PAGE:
Bishop George Bruce, former military intelligence director, remembered as ‘healer of the breach’

Bishop George Bruce traded in a career in Military Intelligence for one as a priest. Photo: Mark Hauser
Published April 3, 2024

The night now-retired Bishop Michael Oulton, formerly of the diocese of Ontario, was elected bishop, his predecessor, Bishop George Bruce, showed up at his house with a customized Toronto Maple Leafs T-shirt with “Oulton 12” on the back—a gift for him as the 12th bishop of Ontario. 

“I’m a Leafs fan. He wasn’t,” says Oulton. “And that is typical George. From Day 1, he was so supportive.” 

Oulton remembers Bruce’s determination and faithfulness across his career as bishop and even into retirement in 2011, when Oulton says Bruce continued to serve as an interim priest around the diocese, refusing to let the limitations of his health stop him. He was dedicated, Oulton says, to ministries of faith formation, raising up lay leaders and fostering understanding between competing points of view. 

“He very much wanted to be what I’d refer to—from the Old Testament—as ‘a healer of the breach,’ ” Oulton says. 

Bruce died March 22 in Kingston General Hospital at the age of 81.  

Born in England, Bruce emigrated to Canada in 1958 at age 16 where he lived in Montreal before attending the Royal Military College of Canada. He then began a military career that would eventually see him serve as director of defence intelligence at Department of National Defence headquarters in Ottawa, according to an online obituary. After retiring from the military, Bruce began theological studies and was ordained a deacon in 1987; he would serve in the Anglican Church of Canada until just a few months before his death. His church career included postings as a priest in several parishes in the dioceses of Ottawa and Ontario, and he was dean of St. George’s Cathedral, diocese of Ontario, before being elected bishop in 2002.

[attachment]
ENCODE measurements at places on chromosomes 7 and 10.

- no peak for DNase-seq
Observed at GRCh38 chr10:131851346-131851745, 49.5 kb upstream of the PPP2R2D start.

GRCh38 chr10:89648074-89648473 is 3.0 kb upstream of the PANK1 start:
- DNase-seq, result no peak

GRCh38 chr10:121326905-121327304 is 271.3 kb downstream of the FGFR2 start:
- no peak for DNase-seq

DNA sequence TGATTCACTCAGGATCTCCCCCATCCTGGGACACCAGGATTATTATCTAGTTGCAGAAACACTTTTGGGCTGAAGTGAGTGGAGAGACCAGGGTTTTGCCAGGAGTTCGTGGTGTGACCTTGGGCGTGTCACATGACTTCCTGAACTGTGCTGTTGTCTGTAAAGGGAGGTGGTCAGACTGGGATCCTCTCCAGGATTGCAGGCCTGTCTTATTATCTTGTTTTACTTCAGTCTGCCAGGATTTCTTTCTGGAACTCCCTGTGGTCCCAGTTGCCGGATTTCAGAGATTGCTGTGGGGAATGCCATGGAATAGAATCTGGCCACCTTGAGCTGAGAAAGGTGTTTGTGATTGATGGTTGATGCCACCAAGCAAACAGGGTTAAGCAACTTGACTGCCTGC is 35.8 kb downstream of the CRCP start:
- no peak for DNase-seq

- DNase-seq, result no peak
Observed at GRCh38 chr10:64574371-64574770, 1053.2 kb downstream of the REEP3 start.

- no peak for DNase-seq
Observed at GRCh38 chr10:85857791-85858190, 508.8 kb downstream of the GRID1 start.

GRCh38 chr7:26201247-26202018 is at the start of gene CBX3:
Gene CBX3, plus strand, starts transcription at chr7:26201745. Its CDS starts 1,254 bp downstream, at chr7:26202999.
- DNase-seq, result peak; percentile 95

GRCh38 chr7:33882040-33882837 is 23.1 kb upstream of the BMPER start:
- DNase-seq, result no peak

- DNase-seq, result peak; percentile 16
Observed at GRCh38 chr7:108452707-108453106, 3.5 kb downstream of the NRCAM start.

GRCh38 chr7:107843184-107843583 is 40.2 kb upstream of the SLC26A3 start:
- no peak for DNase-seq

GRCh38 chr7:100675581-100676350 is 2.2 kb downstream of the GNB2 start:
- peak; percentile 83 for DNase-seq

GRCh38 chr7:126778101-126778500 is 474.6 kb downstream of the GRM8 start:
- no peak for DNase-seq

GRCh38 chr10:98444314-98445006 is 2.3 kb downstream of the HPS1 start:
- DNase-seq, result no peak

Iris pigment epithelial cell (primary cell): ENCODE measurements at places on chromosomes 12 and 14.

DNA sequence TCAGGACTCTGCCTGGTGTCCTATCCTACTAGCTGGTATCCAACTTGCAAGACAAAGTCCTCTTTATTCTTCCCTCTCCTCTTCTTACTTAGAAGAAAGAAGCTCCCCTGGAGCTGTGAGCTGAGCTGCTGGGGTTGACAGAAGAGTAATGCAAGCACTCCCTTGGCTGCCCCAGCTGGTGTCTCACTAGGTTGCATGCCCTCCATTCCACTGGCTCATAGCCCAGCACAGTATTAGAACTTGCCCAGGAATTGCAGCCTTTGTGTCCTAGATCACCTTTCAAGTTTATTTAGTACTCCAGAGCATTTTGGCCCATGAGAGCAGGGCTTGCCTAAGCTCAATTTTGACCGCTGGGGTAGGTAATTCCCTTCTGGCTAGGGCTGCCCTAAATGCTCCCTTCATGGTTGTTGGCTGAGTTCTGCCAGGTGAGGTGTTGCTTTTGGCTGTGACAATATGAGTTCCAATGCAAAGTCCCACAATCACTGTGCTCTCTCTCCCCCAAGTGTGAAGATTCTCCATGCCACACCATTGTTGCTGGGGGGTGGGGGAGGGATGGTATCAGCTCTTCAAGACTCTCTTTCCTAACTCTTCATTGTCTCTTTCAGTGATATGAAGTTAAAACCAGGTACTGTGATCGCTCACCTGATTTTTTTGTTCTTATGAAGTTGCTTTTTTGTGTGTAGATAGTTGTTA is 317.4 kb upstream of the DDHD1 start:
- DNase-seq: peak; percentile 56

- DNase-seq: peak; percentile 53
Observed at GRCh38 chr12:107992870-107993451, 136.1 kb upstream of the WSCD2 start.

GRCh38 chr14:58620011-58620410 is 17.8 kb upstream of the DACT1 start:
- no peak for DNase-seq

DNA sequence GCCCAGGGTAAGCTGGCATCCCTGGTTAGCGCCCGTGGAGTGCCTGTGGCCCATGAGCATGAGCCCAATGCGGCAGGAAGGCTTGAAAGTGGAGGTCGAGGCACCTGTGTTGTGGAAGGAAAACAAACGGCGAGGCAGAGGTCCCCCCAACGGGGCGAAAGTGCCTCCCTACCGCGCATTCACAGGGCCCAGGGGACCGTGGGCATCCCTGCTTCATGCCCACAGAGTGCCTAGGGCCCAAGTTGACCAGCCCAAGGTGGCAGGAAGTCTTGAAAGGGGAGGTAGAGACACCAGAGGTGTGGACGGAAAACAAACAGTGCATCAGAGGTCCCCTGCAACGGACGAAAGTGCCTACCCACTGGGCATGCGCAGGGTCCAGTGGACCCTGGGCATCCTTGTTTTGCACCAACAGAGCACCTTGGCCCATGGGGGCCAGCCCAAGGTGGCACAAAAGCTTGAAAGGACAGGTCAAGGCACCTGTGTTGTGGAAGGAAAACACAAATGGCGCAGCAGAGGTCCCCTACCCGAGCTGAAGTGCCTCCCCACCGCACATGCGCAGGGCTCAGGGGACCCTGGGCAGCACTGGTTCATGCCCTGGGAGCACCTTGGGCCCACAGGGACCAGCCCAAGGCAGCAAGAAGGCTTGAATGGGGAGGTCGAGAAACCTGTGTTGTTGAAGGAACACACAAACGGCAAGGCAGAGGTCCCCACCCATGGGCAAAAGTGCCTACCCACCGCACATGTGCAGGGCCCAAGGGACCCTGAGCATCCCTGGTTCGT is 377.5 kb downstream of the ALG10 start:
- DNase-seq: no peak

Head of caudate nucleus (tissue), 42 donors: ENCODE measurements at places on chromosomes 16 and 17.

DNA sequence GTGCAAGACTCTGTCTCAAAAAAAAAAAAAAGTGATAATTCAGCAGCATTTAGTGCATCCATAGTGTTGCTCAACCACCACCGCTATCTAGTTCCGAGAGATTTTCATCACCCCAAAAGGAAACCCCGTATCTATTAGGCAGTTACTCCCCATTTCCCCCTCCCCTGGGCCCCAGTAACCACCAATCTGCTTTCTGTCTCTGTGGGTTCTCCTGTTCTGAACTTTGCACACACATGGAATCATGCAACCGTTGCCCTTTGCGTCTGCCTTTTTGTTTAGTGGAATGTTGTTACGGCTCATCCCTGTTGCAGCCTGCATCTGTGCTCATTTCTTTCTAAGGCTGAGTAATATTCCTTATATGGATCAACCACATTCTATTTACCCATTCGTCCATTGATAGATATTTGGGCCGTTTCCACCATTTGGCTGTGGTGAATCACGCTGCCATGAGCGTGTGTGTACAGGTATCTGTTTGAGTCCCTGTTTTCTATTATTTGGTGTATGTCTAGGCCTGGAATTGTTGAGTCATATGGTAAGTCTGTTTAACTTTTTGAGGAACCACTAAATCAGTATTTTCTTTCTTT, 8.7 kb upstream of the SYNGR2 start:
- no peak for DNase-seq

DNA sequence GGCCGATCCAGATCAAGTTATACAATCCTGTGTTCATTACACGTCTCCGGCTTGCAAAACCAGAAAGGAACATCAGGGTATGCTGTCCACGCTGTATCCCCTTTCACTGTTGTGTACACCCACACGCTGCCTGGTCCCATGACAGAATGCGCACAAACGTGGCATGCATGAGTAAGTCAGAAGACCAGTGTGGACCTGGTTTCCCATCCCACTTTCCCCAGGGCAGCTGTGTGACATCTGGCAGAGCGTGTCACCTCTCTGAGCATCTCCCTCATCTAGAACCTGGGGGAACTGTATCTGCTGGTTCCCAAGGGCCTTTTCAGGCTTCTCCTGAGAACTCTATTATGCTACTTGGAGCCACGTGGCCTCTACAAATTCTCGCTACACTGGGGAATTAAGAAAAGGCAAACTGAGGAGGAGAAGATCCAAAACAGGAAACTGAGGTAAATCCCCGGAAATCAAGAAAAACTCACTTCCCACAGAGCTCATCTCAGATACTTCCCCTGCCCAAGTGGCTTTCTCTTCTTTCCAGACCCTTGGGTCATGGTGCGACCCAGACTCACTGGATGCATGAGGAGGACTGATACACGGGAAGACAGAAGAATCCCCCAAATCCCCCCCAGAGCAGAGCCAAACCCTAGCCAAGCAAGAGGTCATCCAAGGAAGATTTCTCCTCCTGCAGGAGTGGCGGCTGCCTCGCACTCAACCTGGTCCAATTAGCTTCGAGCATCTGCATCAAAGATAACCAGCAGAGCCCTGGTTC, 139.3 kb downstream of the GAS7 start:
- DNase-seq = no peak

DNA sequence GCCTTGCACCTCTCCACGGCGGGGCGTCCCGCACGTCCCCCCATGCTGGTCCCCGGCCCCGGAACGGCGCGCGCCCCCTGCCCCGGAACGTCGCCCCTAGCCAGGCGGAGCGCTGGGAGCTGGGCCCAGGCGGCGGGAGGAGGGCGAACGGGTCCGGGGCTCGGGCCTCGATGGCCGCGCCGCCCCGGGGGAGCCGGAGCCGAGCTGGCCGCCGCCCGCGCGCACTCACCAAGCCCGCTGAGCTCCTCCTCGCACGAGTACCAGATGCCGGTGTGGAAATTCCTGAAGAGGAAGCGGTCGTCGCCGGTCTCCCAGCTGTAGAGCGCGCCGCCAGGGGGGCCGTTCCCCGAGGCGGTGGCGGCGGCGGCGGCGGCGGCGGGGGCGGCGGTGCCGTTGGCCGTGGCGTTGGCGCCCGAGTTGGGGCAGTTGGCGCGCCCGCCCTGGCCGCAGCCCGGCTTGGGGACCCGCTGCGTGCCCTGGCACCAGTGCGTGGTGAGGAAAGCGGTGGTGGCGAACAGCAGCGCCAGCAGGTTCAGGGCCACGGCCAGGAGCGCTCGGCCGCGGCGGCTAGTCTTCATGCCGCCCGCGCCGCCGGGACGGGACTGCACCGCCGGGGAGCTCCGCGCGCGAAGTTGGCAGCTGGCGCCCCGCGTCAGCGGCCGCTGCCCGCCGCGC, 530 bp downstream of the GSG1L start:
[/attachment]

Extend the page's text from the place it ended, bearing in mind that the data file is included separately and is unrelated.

Oulton recalls seeing the influence of Bruce’s military background in his work as bishop, beginning with a 10-year strategic plan Bruce prepared when he was up for election that covered everything from community outreach to faith education and formation for existing church members. 

“He brought that same kind of rigorous discipline to everything that he did,” says Oulton. 

Bruce also played a role in bringing the international Anglican Communion closer together through the dialogue he created between bishops of the Anglican Church of Canada and several African provinces on issues of human sexuality and local theology and culture. 

“The word that I think came to typify that dialogue was ‘reconciliation,’” says Oulton who was one of the members of that dialogue. “A number of bishops came together and said ‘we can’t let our divisions define us. We have to live out of our common baptismal identity.’ ” 

The Anglican Communion has since used similar language to encourage disagreeing provinces to continue walking together despite deepening disagreements on issues including same-sex marriage. 

Bruce is survived by his wife Theo, children Chris, Andrew, Robbie, Krista, and grandchildren Cameron, Leaf, William, Natalie, Chiara and Bella.


  • Sean Frankling

    Sean Frankling’s experience includes newspaper reporting as well as writing for video and podcast media. He’s been chasing stories since his first co-op for Toronto’s Gleaner Community Press at age 19. He studied journalism at Carleton University and has written for the Toronto Star, WatchMojo and other outlets.

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